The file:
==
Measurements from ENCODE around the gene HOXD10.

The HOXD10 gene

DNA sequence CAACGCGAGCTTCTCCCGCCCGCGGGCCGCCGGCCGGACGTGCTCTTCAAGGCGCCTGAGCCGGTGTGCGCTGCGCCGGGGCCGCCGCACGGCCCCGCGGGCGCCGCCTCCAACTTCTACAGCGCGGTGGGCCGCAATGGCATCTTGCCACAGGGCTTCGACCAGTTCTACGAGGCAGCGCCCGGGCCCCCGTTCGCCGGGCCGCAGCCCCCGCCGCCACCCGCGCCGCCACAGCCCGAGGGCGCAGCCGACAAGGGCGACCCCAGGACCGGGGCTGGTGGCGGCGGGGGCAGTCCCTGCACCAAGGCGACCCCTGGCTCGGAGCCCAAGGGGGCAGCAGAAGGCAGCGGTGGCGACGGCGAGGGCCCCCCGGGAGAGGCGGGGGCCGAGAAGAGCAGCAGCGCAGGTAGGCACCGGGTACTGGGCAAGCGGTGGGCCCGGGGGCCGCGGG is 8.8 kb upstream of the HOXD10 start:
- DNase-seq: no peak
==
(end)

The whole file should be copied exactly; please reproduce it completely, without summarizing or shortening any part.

Measurements from ENCODE around the gene HOXD10.

The HOXD10 gene

DNA sequence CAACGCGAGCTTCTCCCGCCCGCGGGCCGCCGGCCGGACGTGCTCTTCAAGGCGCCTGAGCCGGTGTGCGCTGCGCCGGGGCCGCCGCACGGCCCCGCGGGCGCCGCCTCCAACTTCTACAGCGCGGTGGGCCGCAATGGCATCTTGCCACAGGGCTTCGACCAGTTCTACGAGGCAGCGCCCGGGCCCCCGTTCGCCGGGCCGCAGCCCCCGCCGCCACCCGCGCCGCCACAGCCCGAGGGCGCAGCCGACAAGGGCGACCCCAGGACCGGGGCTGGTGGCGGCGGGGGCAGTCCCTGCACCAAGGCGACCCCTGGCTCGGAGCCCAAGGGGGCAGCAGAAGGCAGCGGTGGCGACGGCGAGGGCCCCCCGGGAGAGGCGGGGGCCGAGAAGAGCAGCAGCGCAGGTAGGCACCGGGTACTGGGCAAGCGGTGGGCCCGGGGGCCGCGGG is 8.8 kb upstream of the HOXD10 start:
- DNase-seq: no peak